Rich: I think that’s a great way to put a soft touch on this, which is obviously necessary. I mean, the idea is connecting, right? The idea is not to have a confrontation. You’re not going to browbeat this person into being a good lover. That never works. So I love the idea of framing it as a collaboration.
Assuming ADHD is the issue, do you have any way of integrating these requests that maybe don’t come as second nature? Like if there’s a thing to work on, how do you do the thing over and over again that you’re not naturally inclined to do?
Stoya: It’s difficult for me, personally, to speak directly to that struggle around sex. It’s a big factor in why I’ve had the career that I’ve had; when it’s sex, I can pay attention. But for instance, for going to the grocery store or delivering a lecture, I make bullet points. In the case of the grocery store, I’m just like, “Right, I have lettuce. What else did I need? Oh, there it is right there.”
I don’t know how our letter writer would feel about her husband having a list by the bed. That could be very unsexy to her, but that could be also useful. And if we don’t want to introduce an actual list next to the bed in real-time, memorizing the list, as I would for a lecture, is also helpful. I think ideally, they come up with the list together, since he doesn’t know what he’s doing, and then he could, through repetition, memorize it and also have it on the nightstand for when he inevitably gets lost in the order. That would be not very spontaneous but would give our writer the kind of stimulation that she wants without her having to, every single time in the moment say, “A little to the left, a little softer. OK, now penetrate me.”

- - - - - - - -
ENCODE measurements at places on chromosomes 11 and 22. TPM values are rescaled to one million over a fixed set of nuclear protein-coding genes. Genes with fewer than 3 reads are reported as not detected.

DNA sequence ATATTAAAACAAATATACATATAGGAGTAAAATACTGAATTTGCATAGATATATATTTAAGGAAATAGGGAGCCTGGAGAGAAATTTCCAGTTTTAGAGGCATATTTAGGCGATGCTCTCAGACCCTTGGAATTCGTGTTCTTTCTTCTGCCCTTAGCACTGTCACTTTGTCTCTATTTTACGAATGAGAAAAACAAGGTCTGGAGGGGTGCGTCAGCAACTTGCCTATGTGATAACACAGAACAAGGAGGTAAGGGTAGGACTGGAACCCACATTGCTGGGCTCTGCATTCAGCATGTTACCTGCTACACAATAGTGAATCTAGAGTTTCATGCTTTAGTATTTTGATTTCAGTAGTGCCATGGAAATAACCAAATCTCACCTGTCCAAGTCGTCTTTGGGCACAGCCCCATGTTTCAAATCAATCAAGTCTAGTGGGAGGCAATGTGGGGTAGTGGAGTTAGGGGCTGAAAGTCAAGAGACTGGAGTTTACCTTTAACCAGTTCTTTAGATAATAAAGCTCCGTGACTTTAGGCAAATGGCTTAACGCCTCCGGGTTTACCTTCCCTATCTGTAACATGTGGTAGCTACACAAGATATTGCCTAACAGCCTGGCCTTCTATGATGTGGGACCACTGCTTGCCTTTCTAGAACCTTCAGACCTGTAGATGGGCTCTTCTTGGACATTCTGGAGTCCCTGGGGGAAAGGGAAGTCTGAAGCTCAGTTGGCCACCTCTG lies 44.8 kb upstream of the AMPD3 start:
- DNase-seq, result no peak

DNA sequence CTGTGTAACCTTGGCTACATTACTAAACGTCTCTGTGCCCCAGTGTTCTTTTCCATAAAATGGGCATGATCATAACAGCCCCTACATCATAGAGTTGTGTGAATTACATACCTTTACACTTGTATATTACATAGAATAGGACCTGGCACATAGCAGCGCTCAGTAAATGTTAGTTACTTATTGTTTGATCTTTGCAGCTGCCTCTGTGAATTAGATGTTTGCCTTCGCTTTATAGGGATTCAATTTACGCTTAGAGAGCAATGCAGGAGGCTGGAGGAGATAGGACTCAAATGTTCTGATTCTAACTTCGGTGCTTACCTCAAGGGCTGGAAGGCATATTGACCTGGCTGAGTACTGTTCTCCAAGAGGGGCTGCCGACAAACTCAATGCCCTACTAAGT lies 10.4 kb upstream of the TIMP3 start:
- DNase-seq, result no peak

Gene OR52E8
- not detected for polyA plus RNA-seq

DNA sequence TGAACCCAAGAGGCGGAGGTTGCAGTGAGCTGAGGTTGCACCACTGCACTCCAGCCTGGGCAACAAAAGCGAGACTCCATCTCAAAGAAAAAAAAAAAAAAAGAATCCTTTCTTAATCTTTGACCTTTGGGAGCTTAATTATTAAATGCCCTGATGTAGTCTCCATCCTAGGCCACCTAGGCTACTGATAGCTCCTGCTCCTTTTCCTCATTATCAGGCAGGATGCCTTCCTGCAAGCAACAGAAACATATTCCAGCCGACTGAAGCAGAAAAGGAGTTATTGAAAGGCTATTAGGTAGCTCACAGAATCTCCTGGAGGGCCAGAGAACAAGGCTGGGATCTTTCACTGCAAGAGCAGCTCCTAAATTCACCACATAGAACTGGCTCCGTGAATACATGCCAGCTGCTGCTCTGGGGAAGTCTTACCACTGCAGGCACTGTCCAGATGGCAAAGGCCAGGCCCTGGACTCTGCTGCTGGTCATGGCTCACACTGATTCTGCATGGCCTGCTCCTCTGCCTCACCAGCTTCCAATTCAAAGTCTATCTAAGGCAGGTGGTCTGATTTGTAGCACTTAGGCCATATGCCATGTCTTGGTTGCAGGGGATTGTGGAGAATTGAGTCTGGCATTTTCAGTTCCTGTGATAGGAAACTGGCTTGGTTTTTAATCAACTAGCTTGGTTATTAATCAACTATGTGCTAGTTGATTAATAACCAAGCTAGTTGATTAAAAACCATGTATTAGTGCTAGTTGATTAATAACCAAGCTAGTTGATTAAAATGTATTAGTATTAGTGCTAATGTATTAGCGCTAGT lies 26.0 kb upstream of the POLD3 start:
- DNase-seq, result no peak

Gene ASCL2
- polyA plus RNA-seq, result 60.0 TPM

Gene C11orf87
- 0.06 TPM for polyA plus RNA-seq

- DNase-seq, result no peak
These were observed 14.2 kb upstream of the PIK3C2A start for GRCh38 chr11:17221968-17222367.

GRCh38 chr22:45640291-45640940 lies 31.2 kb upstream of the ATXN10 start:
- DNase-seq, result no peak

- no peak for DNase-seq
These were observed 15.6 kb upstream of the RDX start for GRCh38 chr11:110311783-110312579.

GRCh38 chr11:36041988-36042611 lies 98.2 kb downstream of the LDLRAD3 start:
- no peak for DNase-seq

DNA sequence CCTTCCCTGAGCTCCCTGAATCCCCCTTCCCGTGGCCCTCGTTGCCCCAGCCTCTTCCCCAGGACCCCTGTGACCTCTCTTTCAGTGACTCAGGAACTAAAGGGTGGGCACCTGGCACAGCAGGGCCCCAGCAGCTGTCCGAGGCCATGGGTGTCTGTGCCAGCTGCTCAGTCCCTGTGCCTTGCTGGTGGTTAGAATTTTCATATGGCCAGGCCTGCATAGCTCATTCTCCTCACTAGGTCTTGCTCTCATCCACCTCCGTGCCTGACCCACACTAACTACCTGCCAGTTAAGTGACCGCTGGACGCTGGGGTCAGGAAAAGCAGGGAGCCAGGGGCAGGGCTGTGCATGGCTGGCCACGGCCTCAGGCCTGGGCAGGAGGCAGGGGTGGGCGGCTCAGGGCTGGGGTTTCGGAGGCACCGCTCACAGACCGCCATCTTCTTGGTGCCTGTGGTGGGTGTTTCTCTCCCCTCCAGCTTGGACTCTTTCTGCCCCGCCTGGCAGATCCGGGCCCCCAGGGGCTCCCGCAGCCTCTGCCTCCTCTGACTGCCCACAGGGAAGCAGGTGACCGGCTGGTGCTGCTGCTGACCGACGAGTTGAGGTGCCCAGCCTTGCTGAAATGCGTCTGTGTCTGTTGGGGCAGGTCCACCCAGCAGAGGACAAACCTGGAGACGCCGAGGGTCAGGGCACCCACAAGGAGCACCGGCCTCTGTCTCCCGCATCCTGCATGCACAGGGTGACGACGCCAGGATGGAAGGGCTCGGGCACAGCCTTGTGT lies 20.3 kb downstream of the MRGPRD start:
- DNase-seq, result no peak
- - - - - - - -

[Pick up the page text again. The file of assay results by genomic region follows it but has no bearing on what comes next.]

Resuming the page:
Rich: I do think that this is slightly universal, in that when you connect with somebody, sometimes you do have to tell them exactly how it should be done every time because you might want something different every time. That level of communication is not necessarily a bad thing, and I think it’s part of a lot of people’s sex lives. Obviously, this is an extreme case.
I wonder: Say she tries all this and it still doesn’t stick—do you think that there’s any scenario in which saying the things that she said to us, “I rarely am satisfied after sex with him at this point, to the point where I don’t even want to do it anymore, I’d rather just masturbate,” do you think that dropping that bomb would ever be appropriate with the right amount of frustration?
Stoya: I think it’s up to the writer to decide whether they’re willing to risk the end of the relationship. That’s really their decision to make. It’s their life, it’s their husband, it’s their sexual pleasure, and there is no guarantee about what’s out there. You could date two people and find a great match where everything sexually is flowing and awesome, or you could never find that person.
Rich: Yeah, it’s a risk. So maybe that’s ultimatum-style, that’s the nuclear button.
Stoya: That’s the kind of thing that could really crush someone.
Stoya: And whatever this guy’s deal is, he seems pretty obtuse. So I’m not sure that there’s a way to get through to him without the nuclear option. But I do think before our writer does that, they should consider worst-case scenario, where the husband’s ego is wrecked forever and sex is no longer something that’s attempted, and he basically cries in the dark every night.
Rich: Right. That said, the fact that we’re introduced to this guy by hearing that he’s the most loving, hardworking, kind, true gem of a man, makes me feel like he’ll be up for that collaboration that you mentioned. People can only do what they can do, but at the same time, if things are framed in a very compassionate way, it seems like somebody with that profile would say, “Oh yeah, I want to work with you here. I want to try to do better.” So start from there. Start from his kindness and work from there.
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I’m dating a new man whom I like very much. When we became intimate, I was pleasantly surprised that he was very well endowed (about 8 inches). The sex is solid and getting better, but I’ve noticed his erections are not particularly, well, erect—he’s definitely hard and penetration isn’t a problem, but he’s not like many men I’ve been with in the past.